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Professional Drug Intervention for Adderall Addiction

Adderall is one of the most commonly prescribed and abused stimulant drugs within the United States. It is a prescription medication composed of amphetamine and dextroamphetamine. For prescription use, it is primarily used for ADHD and narcolepsy. However, the drug is regularly abused by college and university students throughout the country and is coined as being a study drug. When the drug is used, it creates an increased volume of the ‘feel-good’ chemicals within the brain. Essentially, the user feels motivated, alert, focused, and rides the euphoric effect. Adderall is addictive for this reason because of how it affects the brain.

An article published in The Journal of Clinical Psychiatry found that Adderall misuse is highest among 18 to 25-year-old adults. People abusing this drug within this age group are getting it from friends, family members, and without a doctor’s prescription. Research done by John Hopkins Bloomberg School of Public Health found that 60% of nonmedical Adderall use happened among adults 18 to 25 years old. Newman Interventions has helped many young adults struggling with Adderall addiction get to the treatment they need. This can be a difficult addiction for a family to recognize, because it may have started while they were in school.

How do you recognize an Adderall addiction?

When your son or daughter goes off to college or university, they may place a lot of pressure on themselves to perform well academically. Adderall like other stimulant drugs are used by college students to help them study and stay focused. However, the potential for addiction is high because of the effects the drug has on the brain. There are some strong indicators to look for if you feel your loved one is addicted to Adderall. For example, they may become overly talkative, have a loss of appetite, excitable, social withdrawal, aggression, and feeling exhausted. Financial troubles are always a good indicator there is a problem. Most Adderall users struggle with rapid weight loss, mania, and impulsive behaviors. When you contact Newman Interventions we can help you determine if there is an addiction, and what you can do to help them.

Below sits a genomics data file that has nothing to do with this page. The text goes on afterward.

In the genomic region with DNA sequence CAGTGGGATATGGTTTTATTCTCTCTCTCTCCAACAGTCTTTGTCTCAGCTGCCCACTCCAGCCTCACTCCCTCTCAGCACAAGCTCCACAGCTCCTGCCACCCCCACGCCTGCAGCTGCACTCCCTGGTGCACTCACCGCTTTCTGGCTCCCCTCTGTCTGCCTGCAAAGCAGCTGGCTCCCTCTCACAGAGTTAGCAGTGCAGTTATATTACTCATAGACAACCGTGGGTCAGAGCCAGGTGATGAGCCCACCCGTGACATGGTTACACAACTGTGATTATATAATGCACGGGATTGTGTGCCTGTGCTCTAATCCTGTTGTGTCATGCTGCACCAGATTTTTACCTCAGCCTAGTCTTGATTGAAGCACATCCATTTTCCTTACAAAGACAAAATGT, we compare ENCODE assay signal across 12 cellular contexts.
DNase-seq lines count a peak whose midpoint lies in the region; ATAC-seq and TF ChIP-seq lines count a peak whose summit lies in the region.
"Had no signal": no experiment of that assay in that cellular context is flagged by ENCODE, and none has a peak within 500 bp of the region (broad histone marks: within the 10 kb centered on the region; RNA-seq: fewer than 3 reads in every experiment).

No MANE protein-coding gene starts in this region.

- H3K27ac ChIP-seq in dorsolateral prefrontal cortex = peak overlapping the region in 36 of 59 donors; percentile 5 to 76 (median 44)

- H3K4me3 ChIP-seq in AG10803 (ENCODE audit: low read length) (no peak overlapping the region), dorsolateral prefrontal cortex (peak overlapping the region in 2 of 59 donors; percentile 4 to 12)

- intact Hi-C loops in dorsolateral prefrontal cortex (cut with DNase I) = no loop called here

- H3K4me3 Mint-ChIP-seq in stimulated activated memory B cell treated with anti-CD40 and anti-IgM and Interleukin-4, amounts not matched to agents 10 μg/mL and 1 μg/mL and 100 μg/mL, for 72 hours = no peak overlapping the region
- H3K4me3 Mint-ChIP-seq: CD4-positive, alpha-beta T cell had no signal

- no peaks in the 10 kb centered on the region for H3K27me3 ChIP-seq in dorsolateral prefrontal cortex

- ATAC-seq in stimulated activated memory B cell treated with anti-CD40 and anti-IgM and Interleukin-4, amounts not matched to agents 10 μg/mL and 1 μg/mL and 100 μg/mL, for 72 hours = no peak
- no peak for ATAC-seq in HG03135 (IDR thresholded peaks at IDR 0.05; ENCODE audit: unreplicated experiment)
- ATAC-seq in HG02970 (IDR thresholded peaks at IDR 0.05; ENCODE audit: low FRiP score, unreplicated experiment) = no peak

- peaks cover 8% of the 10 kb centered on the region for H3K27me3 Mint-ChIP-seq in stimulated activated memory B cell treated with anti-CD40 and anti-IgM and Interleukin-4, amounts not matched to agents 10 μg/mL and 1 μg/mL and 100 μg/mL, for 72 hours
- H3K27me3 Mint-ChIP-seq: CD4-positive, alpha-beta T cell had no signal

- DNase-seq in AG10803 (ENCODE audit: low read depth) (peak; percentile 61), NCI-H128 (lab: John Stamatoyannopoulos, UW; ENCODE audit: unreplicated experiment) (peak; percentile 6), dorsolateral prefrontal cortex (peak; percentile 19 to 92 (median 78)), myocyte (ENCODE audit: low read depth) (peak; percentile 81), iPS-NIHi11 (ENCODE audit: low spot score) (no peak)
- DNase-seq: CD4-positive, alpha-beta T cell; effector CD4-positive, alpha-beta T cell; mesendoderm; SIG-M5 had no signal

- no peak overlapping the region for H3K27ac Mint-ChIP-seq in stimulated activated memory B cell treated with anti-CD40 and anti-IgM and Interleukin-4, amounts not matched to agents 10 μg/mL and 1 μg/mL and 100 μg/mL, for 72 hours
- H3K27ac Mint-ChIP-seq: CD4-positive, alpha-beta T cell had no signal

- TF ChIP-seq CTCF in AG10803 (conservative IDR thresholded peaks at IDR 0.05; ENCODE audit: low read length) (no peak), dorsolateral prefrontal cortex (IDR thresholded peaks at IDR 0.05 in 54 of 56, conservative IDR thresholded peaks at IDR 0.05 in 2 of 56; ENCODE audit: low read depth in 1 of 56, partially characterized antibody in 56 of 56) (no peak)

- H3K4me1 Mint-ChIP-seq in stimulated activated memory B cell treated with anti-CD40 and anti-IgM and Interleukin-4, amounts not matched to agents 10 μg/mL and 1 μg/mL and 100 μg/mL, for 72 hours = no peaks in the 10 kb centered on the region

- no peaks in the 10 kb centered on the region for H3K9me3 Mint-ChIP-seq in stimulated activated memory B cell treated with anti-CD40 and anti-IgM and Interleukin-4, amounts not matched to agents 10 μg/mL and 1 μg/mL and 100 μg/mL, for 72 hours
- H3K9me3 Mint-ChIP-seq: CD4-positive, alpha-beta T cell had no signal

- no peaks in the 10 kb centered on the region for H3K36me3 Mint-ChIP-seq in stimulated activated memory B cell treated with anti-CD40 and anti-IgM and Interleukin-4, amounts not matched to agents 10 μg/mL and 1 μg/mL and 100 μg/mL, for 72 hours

How does intervention for Adderall addiction work?

Like any other type of drug and alcohol intervention, the first step is engaging Newman Interventions to help. We will walk the family through the process to organize an intervention and answer all your questions about intervention and drug addiction. Intervention is successful when the family is prepared and is willing to do what it takes to help the addict. Addiction has the potential to create erratic behavior, and during the planning process the time and place will all be organized. This is important because the intervention should always be done when they are not under the influence of drugs or alcohol. Most Adderall users are still functioning, meaning they are still going to school, working, and maintaining a certain level of responsibility. This will be the biggest barrier to overcome, but a professional interventionist is there to help the family overcome it. Once the addict says yes to treatment, the interventionist will escort him or her to treatment, which has already been arranged by the family.

 

Works cited
Adderall abuse on the rise – Sept. 10/19

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